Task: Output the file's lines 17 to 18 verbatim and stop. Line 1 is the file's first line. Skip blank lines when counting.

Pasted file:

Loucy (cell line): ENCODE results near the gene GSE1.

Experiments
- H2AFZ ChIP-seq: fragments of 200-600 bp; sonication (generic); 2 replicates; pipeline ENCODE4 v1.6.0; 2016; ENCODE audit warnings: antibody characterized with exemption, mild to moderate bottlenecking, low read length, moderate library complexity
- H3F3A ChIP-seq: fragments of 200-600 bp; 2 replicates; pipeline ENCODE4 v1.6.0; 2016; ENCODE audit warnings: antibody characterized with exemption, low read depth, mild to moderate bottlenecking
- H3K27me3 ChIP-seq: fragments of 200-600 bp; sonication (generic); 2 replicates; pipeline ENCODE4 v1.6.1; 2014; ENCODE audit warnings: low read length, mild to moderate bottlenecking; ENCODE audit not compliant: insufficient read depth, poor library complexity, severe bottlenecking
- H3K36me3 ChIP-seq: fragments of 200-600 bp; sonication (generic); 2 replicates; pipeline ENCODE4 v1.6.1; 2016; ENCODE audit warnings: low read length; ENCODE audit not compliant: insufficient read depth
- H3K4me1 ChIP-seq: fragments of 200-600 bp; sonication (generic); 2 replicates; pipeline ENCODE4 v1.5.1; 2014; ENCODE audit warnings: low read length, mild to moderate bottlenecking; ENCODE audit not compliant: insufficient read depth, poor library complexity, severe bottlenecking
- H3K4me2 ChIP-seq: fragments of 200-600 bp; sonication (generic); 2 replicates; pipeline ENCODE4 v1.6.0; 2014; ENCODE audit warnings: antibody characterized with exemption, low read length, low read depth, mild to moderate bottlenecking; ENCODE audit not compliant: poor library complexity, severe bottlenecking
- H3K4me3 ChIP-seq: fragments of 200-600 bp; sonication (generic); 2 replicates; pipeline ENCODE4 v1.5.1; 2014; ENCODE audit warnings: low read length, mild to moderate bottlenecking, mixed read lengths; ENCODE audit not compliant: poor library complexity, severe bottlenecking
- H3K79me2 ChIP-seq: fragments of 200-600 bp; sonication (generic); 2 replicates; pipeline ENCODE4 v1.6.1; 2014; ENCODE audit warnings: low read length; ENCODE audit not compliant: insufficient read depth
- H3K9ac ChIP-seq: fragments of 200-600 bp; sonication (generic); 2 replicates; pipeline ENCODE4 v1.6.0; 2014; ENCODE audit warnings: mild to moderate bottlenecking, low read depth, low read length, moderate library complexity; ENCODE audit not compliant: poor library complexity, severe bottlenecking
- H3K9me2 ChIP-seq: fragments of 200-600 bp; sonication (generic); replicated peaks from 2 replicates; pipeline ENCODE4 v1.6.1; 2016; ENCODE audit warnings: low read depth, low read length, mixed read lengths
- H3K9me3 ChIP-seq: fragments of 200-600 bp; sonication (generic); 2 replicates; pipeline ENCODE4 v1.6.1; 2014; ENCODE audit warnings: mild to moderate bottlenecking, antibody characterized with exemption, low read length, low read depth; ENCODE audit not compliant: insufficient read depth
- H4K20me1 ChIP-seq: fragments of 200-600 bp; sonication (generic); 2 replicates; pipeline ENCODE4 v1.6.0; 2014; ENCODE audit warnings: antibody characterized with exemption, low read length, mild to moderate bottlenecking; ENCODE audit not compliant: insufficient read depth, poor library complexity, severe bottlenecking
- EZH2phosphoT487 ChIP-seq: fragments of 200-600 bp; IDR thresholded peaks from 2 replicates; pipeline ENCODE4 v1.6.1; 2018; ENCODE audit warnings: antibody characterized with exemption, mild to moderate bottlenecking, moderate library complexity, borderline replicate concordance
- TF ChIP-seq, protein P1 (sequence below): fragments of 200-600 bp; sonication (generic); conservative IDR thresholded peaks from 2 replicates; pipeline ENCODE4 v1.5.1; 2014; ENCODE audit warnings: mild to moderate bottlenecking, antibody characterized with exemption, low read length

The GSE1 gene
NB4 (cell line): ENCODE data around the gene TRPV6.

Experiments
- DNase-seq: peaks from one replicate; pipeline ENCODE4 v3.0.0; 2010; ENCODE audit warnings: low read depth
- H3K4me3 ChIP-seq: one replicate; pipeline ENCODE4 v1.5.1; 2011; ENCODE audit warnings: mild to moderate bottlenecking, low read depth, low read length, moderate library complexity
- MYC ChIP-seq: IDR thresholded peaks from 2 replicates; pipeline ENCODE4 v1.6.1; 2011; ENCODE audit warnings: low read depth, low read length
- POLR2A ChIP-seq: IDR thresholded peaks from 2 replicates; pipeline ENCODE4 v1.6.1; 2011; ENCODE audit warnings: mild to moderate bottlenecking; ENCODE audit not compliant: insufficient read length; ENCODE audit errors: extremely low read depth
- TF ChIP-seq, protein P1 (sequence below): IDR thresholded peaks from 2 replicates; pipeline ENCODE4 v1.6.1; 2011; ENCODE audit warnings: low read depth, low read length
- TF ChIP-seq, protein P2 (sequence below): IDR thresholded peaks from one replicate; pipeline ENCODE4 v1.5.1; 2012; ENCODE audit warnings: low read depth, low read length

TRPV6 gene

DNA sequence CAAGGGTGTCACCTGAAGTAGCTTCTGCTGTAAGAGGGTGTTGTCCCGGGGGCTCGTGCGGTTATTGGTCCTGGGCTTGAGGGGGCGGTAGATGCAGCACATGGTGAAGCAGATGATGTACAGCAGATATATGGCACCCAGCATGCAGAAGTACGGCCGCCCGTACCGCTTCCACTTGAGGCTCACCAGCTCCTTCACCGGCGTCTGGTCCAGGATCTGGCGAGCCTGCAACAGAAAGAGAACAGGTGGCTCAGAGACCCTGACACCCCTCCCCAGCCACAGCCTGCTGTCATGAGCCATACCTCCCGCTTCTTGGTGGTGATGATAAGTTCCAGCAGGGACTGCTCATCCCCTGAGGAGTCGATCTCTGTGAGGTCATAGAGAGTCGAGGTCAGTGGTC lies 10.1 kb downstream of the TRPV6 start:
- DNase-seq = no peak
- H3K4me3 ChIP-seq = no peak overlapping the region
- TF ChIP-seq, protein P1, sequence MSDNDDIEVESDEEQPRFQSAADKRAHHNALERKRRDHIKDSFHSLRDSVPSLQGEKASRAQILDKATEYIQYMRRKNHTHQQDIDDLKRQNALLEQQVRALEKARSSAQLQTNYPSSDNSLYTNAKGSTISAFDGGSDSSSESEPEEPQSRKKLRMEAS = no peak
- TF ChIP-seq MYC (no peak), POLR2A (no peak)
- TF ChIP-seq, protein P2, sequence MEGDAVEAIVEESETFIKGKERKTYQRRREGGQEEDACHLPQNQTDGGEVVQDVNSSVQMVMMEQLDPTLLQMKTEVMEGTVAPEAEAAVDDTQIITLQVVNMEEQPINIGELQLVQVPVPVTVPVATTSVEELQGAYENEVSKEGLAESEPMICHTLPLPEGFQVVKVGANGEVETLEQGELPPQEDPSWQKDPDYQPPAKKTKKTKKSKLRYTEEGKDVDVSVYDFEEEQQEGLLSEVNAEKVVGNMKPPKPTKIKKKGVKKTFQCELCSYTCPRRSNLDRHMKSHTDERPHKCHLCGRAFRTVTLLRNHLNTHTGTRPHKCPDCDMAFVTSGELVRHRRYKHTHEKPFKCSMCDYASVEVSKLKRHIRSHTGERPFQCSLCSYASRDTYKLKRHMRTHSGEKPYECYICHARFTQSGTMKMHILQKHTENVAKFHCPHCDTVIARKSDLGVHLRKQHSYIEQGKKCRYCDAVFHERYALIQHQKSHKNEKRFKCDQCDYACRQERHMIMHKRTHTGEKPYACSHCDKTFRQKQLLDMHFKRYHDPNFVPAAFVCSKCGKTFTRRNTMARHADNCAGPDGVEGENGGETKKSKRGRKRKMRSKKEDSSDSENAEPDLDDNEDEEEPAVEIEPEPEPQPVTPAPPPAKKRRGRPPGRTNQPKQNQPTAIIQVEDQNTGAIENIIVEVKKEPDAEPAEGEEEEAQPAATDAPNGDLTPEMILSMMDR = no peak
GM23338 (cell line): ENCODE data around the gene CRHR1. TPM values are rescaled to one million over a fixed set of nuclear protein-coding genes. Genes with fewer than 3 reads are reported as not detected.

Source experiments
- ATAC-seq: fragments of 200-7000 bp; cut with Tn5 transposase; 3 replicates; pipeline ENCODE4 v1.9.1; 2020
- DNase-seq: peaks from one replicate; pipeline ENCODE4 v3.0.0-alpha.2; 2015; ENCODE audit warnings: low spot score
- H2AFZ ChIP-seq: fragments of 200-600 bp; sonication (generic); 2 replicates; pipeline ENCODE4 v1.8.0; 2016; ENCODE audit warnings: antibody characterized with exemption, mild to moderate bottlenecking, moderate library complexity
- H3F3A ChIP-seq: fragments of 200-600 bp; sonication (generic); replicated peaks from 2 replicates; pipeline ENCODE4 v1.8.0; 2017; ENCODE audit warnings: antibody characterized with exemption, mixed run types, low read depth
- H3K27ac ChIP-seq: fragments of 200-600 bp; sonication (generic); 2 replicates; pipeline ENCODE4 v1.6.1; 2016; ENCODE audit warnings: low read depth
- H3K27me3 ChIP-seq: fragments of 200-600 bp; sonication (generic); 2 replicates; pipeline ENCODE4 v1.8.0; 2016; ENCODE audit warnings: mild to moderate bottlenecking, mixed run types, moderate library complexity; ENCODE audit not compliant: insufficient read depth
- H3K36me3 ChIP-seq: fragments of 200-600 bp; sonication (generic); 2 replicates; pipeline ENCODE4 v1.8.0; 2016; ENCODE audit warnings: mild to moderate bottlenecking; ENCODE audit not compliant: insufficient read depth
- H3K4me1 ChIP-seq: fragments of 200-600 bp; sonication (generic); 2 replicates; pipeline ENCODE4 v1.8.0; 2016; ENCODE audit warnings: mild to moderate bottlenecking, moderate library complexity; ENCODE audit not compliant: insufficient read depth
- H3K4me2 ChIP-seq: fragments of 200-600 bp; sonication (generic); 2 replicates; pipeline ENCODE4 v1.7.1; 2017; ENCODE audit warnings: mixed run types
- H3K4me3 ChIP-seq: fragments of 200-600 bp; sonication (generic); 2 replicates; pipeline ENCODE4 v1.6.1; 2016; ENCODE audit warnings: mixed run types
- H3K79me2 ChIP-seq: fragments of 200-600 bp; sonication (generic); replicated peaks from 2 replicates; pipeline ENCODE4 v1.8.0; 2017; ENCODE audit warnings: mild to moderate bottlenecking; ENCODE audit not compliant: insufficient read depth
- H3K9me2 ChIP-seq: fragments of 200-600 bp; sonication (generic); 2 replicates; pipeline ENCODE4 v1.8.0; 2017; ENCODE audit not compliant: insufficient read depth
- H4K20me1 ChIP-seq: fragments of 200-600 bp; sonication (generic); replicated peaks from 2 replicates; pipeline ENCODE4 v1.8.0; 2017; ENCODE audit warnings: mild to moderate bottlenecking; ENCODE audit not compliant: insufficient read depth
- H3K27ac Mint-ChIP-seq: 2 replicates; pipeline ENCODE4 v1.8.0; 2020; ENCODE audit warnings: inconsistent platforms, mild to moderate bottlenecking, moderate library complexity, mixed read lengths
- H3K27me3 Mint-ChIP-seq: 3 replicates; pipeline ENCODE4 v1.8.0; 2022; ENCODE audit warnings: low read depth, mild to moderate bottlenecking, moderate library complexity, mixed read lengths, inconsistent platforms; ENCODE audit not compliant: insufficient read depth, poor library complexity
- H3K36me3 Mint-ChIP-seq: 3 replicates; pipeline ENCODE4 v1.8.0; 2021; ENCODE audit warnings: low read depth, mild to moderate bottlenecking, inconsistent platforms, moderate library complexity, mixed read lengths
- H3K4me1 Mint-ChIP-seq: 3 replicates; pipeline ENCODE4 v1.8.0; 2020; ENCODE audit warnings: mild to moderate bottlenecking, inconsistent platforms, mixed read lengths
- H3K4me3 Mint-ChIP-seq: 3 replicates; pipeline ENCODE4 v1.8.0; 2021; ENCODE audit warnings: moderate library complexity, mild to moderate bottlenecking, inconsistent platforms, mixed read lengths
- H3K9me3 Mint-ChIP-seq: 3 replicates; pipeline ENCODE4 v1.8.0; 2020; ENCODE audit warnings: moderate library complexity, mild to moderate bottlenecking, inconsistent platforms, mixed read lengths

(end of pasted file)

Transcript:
The GSE1 gene
NB4 (cell line): ENCODE data around the gene TRPV6.